Quick facts about cybersecurity as a career:
- Average salary: $82,768/yr
- 6 of the 15 top-paying IT certifications are focused on security.
- Demand for security professionals is far outpacing supply: the talent gap in this field expected to reach 3.5 million unfilled jobs by 2022–tripling from 2017.
- In part due to such a massive shortage, damage from cyber crimes are anticipated to cost the world $6 trillion annually by 2021. This is a career where you can truly make an impact.
Where to learn it: Essentials of Cybersecurity on edX
What the program covers: the fundamentals of networks, systems administration, how to mitigate vulnerabilities, how to perform digital forensic analysis, risk assessment, etc.
- Program Name: Essentials of Cybersecurity
- Platform: edX
- Program URL: https://www.edx.org/professional-certificate/uwashingtonx-essentials-cybersecurity
- Instructed by: University of Washington
- Price: Free to try, or pursue the MicroMasters credential for $1200
- Skill level: Intermediate (must have a STEM Bachelor’s degree or 5 years of work experience in a technical environment)
Why this program? It’s a MicroMasters Program made up of five courses. Micromasters on edX were born from Master's programs of leading universities and are recognized by companies for real job relevancy.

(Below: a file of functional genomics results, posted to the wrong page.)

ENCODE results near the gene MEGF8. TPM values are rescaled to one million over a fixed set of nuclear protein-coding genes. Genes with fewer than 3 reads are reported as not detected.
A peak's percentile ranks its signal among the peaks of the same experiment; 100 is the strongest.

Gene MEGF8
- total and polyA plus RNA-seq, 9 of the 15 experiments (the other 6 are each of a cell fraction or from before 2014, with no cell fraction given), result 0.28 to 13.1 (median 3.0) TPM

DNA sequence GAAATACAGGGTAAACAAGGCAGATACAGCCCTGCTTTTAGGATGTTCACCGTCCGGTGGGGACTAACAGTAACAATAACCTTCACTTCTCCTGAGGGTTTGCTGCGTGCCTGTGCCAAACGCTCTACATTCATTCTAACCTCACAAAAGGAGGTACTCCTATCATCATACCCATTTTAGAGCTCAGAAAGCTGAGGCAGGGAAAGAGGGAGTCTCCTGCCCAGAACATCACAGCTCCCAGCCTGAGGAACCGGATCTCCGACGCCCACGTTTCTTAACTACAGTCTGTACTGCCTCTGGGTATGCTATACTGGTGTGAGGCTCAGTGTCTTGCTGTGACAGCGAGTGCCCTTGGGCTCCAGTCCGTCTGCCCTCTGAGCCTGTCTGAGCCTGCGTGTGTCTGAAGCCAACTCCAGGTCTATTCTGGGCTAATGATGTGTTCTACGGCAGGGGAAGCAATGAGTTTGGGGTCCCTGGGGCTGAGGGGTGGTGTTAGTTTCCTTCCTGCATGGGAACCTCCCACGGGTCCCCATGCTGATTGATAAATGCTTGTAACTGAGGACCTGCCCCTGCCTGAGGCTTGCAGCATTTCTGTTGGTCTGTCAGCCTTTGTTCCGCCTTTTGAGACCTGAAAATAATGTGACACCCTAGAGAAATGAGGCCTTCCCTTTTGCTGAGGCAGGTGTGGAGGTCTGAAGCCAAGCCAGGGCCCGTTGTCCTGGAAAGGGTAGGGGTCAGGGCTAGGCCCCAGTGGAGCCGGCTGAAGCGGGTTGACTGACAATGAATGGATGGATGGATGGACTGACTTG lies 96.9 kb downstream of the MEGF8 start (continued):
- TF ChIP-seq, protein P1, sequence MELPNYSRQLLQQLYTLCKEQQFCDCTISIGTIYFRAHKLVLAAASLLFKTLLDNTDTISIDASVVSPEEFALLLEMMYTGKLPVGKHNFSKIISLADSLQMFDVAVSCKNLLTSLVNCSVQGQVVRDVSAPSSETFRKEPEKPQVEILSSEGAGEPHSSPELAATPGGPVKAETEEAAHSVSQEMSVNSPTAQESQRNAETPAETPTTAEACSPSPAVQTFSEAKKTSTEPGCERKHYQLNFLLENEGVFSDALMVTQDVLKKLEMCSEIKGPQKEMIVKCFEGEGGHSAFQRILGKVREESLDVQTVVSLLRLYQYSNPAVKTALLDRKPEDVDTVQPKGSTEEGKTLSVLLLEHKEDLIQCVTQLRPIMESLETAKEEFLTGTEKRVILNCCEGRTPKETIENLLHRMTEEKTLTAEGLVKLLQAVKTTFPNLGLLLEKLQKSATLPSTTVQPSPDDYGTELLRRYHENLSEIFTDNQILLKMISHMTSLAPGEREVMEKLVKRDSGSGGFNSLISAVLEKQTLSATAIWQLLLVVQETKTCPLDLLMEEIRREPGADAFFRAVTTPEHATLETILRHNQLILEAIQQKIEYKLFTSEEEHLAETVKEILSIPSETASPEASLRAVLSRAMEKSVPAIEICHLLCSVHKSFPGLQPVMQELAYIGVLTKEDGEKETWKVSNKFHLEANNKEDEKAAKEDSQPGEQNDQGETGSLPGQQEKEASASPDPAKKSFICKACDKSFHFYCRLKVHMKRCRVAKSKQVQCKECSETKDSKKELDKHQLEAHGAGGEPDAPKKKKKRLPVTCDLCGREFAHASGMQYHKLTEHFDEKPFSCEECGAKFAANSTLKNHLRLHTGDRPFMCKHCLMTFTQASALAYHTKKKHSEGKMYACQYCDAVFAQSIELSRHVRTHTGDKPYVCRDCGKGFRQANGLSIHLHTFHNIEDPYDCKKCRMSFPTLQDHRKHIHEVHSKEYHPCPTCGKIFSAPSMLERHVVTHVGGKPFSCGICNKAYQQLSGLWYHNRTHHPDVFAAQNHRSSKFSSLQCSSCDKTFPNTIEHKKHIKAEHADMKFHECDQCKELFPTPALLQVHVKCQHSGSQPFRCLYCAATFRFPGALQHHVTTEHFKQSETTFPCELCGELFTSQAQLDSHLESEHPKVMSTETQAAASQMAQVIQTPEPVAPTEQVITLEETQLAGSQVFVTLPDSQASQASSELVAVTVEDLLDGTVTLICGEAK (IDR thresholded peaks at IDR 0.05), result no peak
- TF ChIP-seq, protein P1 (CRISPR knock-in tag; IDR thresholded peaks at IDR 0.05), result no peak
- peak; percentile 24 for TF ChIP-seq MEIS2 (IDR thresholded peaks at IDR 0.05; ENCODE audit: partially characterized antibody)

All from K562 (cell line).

8. Amazon Web Services
Cloud computing jobs are on the rise because more and more companies are switching from the classical server infrastructure to cloud solutions. Amazon Web Services is one of these cloud platforms, featuring content delivery, database storage, networking, and more–over 50 services in total.
AWS specialists are usually engineers, cloud architects, and system administrators. IT professionals who are AWS-certified earn more than their non-certified counterparts. It's one of the most profitable skills they can learn to level up their tech career.
Quick facts about AWS specialization as a career:
- Average salary: $114,000 (in the top 5 highest-paying certifications in the United States and Canada)
- The average salary of AWS-certified IT professionals is 27.5% higher than the norm.
- Big companies using AWS include Intuit, Netflix, GE Oil & Gas, and Time, Inc.
- They have the dominant market share of the cloud computing industry worldwide, with an active customer base in 190+ countries.
What the course covers: core AWS skills and concepts needed to begin working with AWS and to achieve AWS certification.
- Course Name: Amazon Web Services (AWS) Fundamentals for System Administrators
- Platform: Pluralsight
- Course URL: https://www.pluralsight.com/courses/aws-system-admin-fundamentals
- Instructed by: Elias Khnaser
- Price: Free
- Skill level: Intermediate (requires working knowledge of virtualization, networking essentials, and general systems administration)
Why this course? You’ll have a solid understanding of how various AWS services are architected and how you can use them.
Any of these profitable technical skills will set you well on your way to a successful new tech career in 2018 and beyond. Now it just comes down to which is best suited for your personality and interests–and that one's up to you :)
What technical skills are you most excited to learn in 2018? Leave a comment below and let me know!